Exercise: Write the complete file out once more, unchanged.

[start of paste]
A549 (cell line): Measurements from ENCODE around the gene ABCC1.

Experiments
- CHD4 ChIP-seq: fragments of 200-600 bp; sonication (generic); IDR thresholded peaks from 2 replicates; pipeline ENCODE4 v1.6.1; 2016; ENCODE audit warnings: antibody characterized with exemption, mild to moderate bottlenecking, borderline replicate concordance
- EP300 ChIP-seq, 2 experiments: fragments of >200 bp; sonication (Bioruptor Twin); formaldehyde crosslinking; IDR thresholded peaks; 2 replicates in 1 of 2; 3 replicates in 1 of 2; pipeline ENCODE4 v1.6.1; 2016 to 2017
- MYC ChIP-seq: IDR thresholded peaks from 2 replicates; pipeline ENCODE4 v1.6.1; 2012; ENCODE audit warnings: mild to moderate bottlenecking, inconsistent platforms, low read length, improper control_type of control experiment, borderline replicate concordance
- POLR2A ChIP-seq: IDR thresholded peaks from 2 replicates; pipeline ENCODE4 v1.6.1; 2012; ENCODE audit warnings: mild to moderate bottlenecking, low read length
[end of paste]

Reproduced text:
A549 (cell line): Measurements from ENCODE around the gene ABCC1.

Experiments
- CHD4 ChIP-seq: fragments of 200-600 bp; sonication (generic); IDR thresholded peaks from 2 replicates; pipeline ENCODE4 v1.6.1; 2016; ENCODE audit warnings: antibody characterized with exemption, mild to moderate bottlenecking, borderline replicate concordance
- EP300 ChIP-seq, 2 experiments: fragments of >200 bp; sonication (Bioruptor Twin); formaldehyde crosslinking; IDR thresholded peaks; 2 replicates in 1 of 2; 3 replicates in 1 of 2; pipeline ENCODE4 v1.6.1; 2016 to 2017
- MYC ChIP-seq: IDR thresholded peaks from 2 replicates; pipeline ENCODE4 v1.6.1; 2012; ENCODE audit warnings: mild to moderate bottlenecking, inconsistent platforms, low read length, improper control_type of control experiment, borderline replicate concordance
- POLR2A ChIP-seq: IDR thresholded peaks from 2 replicates; pipeline ENCODE4 v1.6.1; 2012; ENCODE audit warnings: mild to moderate bottlenecking, low read length